Falling Asleep: 6 Tips to Help our Little Ones

FG-fam-Falling-Asleep-500x325.jpg

Tucking in little ones to bed at night can seem to be a herculean parenting feat. Falling asleep can be even harder to help our little ones with…

We’ve all seen the victorious mother or father in television commercials or movies who turns the light switch off, only to hear “Mommy?” or “Daddy?” once more. While there are all types of family sleeping options, today I wanted to provide a few tips on how to help little ones sleep.

These tips are ones that our family of nine has put to practice time and time again.

6 Tips to Help our Little Ones when it comes to Falling Asleep

1. Establish a bedtime routine.

No matter what room, which bed, or the number of pillows, having a consistent bedtime routine empowers little ones to know what to expect. When the bedtime pattern is the same each night, children can anticipate and even take the lead in going through the routine. Even when children are in unfamiliar environments, having an order to bedtime preparation provides security.

For our family, bath, snack, teeth, bathroom, and books is a great order to get ready for bed each night. Whatever yours is, following the routine each night is a great tool in helping your child know that bedtime has arrived. If you’ve never followed a bedtime routine before, creating picture cards or a checklist can help establish the routine.

2. Make the bedtime routine enjoyable.

Whatever creative ideas you can use to make bedtime practices enjoyable can assist your child in knowing that bedtime is a great time. If you have a snack, give choices or serve on a special plate. If you are reading, allow your child to choose the book. While brushing teeth, try singing a silly song. These are just a few suggestions to help your little ones enjoy the bedtime routine instead of dreading it.

3. Establish an actual time for bed.

Our family has never been rigid about an actual time for bed, but we do have an acceptable half hour range according to the age of the child. We also allow for later bedtimes on holidays or during summer break from school. But even if your child can’t tell time, having a number assigned to bedtime can be a guide for you as the parent and keep bedtime from accidentally getting later and later.

4. Choose books that will help your child acknowledge bedtime.

Reading a book about the fastest race car known to man may not be the best book selection at bedtime, right?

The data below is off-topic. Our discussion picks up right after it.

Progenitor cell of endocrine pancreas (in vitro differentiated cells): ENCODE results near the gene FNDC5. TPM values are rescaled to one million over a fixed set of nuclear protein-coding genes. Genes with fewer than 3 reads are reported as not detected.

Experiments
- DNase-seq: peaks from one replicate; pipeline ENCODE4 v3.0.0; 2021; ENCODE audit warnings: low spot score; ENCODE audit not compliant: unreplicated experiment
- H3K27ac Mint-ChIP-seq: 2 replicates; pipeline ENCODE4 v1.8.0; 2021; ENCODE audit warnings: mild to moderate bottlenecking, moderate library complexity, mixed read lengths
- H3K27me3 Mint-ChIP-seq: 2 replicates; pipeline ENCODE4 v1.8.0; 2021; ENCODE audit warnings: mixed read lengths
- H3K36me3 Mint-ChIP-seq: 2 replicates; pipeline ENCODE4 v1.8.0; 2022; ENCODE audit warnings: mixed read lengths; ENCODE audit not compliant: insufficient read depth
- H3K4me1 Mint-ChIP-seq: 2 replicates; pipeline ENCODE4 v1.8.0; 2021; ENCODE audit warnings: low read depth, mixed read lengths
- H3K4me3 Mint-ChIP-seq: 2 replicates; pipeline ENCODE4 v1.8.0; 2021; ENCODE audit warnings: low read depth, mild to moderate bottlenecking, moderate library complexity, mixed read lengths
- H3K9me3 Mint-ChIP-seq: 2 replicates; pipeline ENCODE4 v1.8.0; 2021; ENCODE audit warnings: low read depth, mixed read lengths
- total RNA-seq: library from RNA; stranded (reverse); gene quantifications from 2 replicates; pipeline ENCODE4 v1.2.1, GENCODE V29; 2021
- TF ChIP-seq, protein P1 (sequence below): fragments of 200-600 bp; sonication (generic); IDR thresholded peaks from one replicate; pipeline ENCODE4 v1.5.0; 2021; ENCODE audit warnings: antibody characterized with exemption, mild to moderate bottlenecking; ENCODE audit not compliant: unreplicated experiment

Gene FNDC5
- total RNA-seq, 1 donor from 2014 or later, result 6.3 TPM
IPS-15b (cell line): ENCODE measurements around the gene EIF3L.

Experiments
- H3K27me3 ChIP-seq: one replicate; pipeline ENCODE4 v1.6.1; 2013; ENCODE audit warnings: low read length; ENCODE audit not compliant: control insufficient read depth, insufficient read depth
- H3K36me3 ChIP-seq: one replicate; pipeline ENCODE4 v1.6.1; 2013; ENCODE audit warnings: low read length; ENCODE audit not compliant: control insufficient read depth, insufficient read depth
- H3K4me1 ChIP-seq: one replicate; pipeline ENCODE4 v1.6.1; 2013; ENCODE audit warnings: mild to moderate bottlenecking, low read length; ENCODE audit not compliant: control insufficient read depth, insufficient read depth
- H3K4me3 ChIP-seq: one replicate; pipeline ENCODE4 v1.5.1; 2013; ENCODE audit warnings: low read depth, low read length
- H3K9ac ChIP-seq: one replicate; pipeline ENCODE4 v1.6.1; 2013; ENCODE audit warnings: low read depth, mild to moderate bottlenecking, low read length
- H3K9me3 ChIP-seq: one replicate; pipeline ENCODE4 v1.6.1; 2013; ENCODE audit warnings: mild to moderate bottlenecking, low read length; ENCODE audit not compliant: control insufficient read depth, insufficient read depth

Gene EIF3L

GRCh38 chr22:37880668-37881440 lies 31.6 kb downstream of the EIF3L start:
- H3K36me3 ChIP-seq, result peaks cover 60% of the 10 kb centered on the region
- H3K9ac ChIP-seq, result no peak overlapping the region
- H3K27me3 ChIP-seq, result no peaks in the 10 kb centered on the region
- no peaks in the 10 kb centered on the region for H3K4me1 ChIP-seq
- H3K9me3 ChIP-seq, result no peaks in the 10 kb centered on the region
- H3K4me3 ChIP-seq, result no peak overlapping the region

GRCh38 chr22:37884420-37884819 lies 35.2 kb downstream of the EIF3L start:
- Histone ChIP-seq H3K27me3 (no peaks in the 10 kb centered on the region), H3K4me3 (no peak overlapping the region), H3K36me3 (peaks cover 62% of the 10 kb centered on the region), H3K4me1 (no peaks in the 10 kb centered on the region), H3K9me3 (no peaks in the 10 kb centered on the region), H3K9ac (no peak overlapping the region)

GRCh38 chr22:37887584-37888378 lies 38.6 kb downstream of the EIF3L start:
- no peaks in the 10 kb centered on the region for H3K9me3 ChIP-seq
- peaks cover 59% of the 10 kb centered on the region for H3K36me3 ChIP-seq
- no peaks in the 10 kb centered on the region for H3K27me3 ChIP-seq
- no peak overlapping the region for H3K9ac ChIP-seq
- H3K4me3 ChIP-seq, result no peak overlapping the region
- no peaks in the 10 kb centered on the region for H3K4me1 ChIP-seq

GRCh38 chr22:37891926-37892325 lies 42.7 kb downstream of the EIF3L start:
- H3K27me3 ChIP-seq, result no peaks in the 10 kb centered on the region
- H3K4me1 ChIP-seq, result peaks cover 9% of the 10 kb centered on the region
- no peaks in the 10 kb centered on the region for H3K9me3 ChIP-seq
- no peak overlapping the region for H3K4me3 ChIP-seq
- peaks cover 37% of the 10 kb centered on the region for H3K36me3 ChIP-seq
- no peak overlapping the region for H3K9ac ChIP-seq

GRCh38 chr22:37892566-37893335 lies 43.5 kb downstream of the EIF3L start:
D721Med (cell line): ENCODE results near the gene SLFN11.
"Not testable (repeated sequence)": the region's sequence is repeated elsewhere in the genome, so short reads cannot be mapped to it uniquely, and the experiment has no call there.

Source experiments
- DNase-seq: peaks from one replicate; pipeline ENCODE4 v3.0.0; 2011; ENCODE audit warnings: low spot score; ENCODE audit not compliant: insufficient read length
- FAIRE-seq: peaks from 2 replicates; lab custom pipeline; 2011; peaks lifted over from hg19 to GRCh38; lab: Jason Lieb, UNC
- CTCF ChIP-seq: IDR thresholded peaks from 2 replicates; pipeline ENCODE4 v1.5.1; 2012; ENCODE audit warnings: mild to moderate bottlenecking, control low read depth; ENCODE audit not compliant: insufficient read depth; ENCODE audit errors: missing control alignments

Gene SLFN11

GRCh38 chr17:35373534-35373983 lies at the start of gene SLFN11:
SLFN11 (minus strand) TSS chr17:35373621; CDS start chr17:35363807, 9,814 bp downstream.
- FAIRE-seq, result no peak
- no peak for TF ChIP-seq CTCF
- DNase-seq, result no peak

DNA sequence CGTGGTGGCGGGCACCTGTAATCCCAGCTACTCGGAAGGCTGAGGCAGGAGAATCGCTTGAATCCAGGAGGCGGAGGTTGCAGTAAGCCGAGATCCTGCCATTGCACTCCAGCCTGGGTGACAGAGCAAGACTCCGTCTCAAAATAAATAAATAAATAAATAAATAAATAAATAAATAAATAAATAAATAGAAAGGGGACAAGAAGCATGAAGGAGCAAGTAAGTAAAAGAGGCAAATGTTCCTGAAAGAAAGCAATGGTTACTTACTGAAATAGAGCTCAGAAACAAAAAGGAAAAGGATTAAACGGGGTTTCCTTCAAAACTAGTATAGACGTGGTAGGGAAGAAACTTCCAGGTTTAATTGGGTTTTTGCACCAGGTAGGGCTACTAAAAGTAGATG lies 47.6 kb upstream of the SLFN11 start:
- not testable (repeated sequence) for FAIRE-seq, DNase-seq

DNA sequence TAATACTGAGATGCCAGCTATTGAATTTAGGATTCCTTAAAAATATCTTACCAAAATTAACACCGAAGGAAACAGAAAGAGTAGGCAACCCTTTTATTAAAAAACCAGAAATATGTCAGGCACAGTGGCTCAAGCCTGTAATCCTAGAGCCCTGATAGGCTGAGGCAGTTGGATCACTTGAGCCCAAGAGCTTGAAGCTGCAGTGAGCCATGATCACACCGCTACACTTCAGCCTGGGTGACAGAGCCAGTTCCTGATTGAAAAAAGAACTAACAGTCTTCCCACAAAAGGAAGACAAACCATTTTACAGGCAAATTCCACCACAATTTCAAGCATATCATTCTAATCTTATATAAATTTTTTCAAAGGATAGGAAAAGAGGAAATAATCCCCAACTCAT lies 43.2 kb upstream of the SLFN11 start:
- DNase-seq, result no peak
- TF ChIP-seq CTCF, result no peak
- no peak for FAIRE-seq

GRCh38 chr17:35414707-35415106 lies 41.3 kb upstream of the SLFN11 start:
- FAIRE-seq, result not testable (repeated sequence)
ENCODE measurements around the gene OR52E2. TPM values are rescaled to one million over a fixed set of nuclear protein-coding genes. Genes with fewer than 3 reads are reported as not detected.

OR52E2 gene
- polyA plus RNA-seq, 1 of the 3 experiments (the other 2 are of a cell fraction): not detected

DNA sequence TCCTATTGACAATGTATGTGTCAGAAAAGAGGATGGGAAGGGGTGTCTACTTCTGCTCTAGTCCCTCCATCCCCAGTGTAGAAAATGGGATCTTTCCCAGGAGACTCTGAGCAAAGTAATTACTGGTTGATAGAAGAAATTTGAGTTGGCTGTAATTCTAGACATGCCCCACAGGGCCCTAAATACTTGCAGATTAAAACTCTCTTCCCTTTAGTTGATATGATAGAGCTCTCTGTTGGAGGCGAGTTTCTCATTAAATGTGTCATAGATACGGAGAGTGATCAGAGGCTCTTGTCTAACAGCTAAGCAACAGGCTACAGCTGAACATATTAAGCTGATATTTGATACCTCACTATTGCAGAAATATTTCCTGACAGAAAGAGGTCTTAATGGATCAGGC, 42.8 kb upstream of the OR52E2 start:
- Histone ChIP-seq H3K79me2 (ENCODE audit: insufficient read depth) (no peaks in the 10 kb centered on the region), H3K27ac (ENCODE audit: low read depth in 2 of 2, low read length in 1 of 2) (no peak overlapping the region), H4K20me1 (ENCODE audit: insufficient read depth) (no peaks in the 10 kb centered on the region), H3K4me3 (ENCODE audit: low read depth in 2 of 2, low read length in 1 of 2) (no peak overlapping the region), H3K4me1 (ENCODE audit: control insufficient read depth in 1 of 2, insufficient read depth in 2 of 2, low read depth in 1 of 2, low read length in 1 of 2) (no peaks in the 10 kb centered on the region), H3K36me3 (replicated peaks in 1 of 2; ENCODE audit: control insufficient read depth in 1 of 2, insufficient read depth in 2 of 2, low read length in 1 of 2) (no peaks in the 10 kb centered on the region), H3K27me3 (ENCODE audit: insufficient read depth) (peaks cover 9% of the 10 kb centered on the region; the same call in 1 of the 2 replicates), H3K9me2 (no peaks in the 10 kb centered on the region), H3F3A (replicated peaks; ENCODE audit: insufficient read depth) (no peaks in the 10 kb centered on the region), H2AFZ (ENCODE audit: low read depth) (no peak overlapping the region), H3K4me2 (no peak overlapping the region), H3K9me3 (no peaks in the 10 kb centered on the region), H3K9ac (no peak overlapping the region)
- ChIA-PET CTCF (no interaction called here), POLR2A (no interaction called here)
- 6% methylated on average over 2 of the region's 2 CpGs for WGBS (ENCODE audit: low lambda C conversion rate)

Choose books with bedtime themes or soft rhyming words that will be easy on the ears. Sleep Sweet, My Little One is an adorable rhyming board book from popular author and speaker Patsy Clairmont in which a sleepy child plays in the glow of the moon and is thankful for the light it provides as it lulls him to sleep.

A book like this, with its soft watercolor illustrations and comforting text, is a wonderful way to calm young hearts to sleep. Talking about the choices we make at bedtime and the typical nighttime sights and sounds can be a great asset to helping your little one feel ready to lie down.

5. Provide lots of hugs and encouragement before bed.

Bedtime is one of the times I purposefully choose to use encouraging words and reflect on the positive events of the day. Receiving words of affirmation before bed will stimulate your child to be happy at bedtime.

6. Pray with your little one at bedtime each night.

Even when your babies are too little to pray for themselves, they are watching everything you do. “If praying is a good thing for Mommy or Daddy, then praying will be a good thing for me.” They learn so much by observation. My youngest daughter would lie down with her blanket and put her little hands together all on her own when she was 15 months old because she was in the habit of hearing Mama pray at bedtime.

* * *

Your Turn

We’d love to read your tips for getting sweet little ones to bed at night. Won’t you share them with us? Sweet dreams!

Rachel Wojo

Rachel Wojo loves being a wife, mom to 7, author and Bible study teacher. She and her husband, Matt, enjoy caring for their busy family, whose ages span 3 to 25 years and includes a special needs daughter. In her "free time" she crochets, knits, and sews handmade clothing. Ok, not really. She enjoys running and she's a tech geek at heart. Reader, writer, speaker and dreamer, you can find Rachel at RachelWojo.com.

Follow Rachel Wojo on:   Facebook   Twitter   Google+   Website

Like the article? Share it!

Related posts

Top